On this day in Tudor history, 14th February 1492, in the reign of King Henry VII, magnate William Berkeley, Marquess of Berkeley, died. He was buried in the Augustinian friary in London with his second wife, Joan.
Berkeley is known for his involvement in the 1470 Battle of Nibley Green, the last English battle fought between private armies of feudal magnates. The Berkeleys and the Talbots had a feud over the Berkeley title and estates and this came to a head when Thomas Talbot, 2nd Viscount Lisle, challenged William Berkeley to battle. Berkeley accepted and the two men and their private armies clashed at Nibley Green in Gloucestershire. Berkeley’s force, which far outnumbered Lisle’s, defeated Lisle and Lisle was killed.
Quite an accomplishment, yet the family historian, John Smyth of Nibley, in the 17th century, called Berkeley “William the Wass all” or William the Waste All.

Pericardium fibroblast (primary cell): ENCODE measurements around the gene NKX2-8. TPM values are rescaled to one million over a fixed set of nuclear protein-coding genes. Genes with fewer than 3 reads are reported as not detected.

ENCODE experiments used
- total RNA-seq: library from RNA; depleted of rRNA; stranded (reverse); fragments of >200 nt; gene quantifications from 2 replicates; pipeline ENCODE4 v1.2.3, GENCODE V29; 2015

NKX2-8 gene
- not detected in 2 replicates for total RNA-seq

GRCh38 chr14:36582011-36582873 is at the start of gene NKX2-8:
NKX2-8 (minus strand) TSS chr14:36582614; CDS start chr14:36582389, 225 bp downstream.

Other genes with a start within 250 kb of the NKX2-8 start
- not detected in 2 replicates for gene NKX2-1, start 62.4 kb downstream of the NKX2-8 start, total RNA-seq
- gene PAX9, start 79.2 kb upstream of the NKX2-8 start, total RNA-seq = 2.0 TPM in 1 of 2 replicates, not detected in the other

Well, in 1476, he ha surrendered his reversionary rights to the Mowbray inheritance to Prince Richard, son of Edward IV, and then, following King Henry VII’s accession to the throne, Berkeley used the Berkeley lands to “buy advancement”, granting lands to William Stanley and even granting King Henry VII the reversion of Berkeley Castle if Berkeley were to die without a surviving male heir, which he did on 14th February 1492. Historian Rosemary Horrox writes “Only with the end of the male Tudor line at the death of Edward VI were the Berkeleys able to regain some of their alienated estates.” At least they did, though.
14th February is of course Valentine’s Day! Was it celebrated in Tudor times?
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Image: Arms of Berkeley, Gules, a chevron between 10 crosses pattée 6 in chief and 4 in base argent.